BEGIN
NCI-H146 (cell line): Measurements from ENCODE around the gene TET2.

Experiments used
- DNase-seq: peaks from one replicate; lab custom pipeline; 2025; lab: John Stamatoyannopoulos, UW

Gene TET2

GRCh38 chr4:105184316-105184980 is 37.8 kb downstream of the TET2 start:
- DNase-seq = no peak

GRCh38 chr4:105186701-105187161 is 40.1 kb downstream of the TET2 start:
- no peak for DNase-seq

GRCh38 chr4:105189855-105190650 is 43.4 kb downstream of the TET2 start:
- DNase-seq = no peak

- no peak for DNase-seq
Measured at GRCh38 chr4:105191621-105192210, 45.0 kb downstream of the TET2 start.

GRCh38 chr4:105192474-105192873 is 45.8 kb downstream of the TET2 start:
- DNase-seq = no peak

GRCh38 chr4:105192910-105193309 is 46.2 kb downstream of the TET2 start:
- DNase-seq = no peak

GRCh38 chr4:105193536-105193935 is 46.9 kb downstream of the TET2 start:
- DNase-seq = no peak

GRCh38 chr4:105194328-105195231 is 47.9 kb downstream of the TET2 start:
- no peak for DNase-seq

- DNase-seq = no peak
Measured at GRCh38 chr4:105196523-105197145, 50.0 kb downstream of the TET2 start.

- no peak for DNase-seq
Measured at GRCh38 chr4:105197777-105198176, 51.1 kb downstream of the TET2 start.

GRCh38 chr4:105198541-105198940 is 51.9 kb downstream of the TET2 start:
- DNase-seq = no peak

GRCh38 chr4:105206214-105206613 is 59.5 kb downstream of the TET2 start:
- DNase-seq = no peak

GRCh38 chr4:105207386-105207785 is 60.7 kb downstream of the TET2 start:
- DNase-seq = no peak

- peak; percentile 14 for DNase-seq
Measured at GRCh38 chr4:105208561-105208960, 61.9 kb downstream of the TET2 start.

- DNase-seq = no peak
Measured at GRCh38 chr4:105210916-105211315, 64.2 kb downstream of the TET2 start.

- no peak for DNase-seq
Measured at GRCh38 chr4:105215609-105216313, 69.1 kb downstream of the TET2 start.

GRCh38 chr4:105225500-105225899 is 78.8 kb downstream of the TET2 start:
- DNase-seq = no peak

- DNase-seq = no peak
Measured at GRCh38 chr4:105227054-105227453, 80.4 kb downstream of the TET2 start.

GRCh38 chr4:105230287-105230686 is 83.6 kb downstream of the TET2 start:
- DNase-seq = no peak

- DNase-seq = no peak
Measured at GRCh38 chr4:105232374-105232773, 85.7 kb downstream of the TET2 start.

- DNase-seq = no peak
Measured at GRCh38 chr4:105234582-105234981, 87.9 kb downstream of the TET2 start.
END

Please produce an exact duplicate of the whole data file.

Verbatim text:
NCI-H146 (cell line): Measurements from ENCODE around the gene TET2.

Experiments used
- DNase-seq: peaks from one replicate; lab custom pipeline; 2025; lab: John Stamatoyannopoulos, UW

Gene TET2

GRCh38 chr4:105184316-105184980 is 37.8 kb downstream of the TET2 start:
- DNase-seq = no peak

GRCh38 chr4:105186701-105187161 is 40.1 kb downstream of the TET2 start:
- no peak for DNase-seq

GRCh38 chr4:105189855-105190650 is 43.4 kb downstream of the TET2 start:
- DNase-seq = no peak

- no peak for DNase-seq
Measured at GRCh38 chr4:105191621-105192210, 45.0 kb downstream of the TET2 start.

GRCh38 chr4:105192474-105192873 is 45.8 kb downstream of the TET2 start:
- DNase-seq = no peak

GRCh38 chr4:105192910-105193309 is 46.2 kb downstream of the TET2 start:
- DNase-seq = no peak

GRCh38 chr4:105193536-105193935 is 46.9 kb downstream of the TET2 start:
- DNase-seq = no peak

GRCh38 chr4:105194328-105195231 is 47.9 kb downstream of the TET2 start:
- no peak for DNase-seq

- DNase-seq = no peak
Measured at GRCh38 chr4:105196523-105197145, 50.0 kb downstream of the TET2 start.

- no peak for DNase-seq
Measured at GRCh38 chr4:105197777-105198176, 51.1 kb downstream of the TET2 start.

GRCh38 chr4:105198541-105198940 is 51.9 kb downstream of the TET2 start:
- DNase-seq = no peak

GRCh38 chr4:105206214-105206613 is 59.5 kb downstream of the TET2 start:
- DNase-seq = no peak

GRCh38 chr4:105207386-105207785 is 60.7 kb downstream of the TET2 start:
- DNase-seq = no peak

- peak; percentile 14 for DNase-seq
Measured at GRCh38 chr4:105208561-105208960, 61.9 kb downstream of the TET2 start.

- DNase-seq = no peak
Measured at GRCh38 chr4:105210916-105211315, 64.2 kb downstream of the TET2 start.

- no peak for DNase-seq
Measured at GRCh38 chr4:105215609-105216313, 69.1 kb downstream of the TET2 start.

GRCh38 chr4:105225500-105225899 is 78.8 kb downstream of the TET2 start:
- DNase-seq = no peak

- DNase-seq = no peak
Measured at GRCh38 chr4:105227054-105227453, 80.4 kb downstream of the TET2 start.

GRCh38 chr4:105230287-105230686 is 83.6 kb downstream of the TET2 start:
- DNase-seq = no peak

- DNase-seq = no peak
Measured at GRCh38 chr4:105232374-105232773, 85.7 kb downstream of the TET2 start.

- DNase-seq = no peak
Measured at GRCh38 chr4:105234582-105234981, 87.9 kb downstream of the TET2 start.